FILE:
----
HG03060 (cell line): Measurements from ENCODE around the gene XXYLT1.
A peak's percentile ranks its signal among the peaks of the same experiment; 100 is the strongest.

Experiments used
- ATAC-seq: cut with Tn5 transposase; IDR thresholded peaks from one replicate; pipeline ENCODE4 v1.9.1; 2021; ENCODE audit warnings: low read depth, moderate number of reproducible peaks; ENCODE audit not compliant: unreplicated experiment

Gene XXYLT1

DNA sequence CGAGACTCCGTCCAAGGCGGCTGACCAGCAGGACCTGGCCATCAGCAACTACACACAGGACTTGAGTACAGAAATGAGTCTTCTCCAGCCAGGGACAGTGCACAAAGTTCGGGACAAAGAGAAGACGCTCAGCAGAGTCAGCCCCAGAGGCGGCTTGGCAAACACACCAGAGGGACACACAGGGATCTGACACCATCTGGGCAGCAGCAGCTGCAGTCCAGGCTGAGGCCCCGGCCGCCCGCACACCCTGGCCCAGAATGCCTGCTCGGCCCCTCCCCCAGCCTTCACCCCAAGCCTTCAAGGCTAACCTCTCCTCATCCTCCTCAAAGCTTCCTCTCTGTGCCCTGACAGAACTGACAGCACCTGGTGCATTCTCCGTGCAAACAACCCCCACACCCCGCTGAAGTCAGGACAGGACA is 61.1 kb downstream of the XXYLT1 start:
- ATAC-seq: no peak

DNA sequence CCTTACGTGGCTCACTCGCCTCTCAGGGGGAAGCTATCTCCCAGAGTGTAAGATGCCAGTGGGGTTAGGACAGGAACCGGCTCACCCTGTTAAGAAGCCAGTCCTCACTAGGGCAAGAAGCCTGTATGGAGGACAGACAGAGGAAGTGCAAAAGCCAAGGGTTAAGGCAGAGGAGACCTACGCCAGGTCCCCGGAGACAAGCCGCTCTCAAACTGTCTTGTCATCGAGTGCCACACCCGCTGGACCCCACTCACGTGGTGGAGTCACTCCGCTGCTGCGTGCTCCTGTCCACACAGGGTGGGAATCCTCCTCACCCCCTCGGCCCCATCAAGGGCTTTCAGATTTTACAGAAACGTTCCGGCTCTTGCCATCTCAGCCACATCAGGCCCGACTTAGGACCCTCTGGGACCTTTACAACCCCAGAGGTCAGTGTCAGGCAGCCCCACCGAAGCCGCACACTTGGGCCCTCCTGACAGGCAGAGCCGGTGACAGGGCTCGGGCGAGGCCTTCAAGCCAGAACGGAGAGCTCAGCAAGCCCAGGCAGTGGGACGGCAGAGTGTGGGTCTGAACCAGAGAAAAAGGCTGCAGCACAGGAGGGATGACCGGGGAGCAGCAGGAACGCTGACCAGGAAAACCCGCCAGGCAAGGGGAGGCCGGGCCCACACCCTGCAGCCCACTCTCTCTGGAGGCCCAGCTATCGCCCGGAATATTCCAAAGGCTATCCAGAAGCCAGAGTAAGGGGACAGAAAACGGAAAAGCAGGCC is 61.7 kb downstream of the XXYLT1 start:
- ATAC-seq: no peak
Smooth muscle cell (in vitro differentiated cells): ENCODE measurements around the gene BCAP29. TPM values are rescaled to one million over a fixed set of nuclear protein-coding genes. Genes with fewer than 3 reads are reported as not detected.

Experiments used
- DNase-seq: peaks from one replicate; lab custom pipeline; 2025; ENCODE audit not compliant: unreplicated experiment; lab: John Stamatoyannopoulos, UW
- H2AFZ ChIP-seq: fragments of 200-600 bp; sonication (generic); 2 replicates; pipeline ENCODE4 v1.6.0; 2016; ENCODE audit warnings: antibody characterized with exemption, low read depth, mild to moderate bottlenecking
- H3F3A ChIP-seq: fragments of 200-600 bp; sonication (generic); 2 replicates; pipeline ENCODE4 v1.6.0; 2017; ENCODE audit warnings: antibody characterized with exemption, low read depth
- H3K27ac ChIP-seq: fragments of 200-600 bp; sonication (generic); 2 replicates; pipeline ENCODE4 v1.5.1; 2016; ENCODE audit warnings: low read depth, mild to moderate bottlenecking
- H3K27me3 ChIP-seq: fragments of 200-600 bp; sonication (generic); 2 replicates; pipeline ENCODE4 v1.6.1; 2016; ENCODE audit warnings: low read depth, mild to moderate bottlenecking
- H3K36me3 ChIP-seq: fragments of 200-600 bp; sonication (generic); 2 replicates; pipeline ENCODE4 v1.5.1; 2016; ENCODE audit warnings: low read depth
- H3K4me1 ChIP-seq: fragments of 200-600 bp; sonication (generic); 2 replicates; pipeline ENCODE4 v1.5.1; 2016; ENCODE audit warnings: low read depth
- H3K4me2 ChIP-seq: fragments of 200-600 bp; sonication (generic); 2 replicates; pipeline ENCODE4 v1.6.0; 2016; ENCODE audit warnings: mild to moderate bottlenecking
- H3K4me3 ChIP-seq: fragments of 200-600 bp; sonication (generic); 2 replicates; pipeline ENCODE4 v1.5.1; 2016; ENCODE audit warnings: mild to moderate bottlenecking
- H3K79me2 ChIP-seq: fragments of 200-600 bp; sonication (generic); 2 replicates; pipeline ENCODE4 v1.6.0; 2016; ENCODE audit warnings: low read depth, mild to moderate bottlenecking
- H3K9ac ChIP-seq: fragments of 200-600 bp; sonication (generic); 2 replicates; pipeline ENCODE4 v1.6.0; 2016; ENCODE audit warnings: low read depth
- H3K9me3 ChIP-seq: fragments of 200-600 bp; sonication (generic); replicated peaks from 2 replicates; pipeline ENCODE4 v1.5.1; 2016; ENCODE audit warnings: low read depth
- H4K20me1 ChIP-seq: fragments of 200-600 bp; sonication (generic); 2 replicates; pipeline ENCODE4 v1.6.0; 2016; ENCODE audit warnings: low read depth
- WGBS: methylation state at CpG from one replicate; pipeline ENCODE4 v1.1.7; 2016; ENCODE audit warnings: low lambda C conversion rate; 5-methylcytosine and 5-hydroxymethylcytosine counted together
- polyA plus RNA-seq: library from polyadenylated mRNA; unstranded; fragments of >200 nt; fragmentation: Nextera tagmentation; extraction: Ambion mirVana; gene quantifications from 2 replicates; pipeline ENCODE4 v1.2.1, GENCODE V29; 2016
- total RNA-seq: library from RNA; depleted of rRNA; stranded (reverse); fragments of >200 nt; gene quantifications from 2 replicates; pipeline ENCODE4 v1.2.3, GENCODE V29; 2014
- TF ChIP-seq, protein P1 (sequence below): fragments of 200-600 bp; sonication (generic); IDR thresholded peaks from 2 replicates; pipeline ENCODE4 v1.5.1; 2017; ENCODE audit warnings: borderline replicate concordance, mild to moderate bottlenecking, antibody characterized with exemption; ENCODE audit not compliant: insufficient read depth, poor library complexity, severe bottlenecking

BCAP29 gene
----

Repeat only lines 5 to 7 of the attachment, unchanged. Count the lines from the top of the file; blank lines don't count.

Gene XXYLT1

DNA sequence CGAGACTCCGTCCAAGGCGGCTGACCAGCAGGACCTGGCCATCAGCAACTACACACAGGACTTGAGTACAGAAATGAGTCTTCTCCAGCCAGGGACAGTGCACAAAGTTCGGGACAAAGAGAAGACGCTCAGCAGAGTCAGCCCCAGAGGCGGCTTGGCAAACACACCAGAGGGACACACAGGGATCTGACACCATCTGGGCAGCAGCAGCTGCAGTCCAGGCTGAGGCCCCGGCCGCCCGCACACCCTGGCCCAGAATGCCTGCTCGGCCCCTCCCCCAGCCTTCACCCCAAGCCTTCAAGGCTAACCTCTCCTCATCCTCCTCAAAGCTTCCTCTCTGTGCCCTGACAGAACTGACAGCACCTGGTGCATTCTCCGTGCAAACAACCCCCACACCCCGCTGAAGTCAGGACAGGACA is 61.1 kb downstream of the XXYLT1 start:
- ATAC-seq: no peak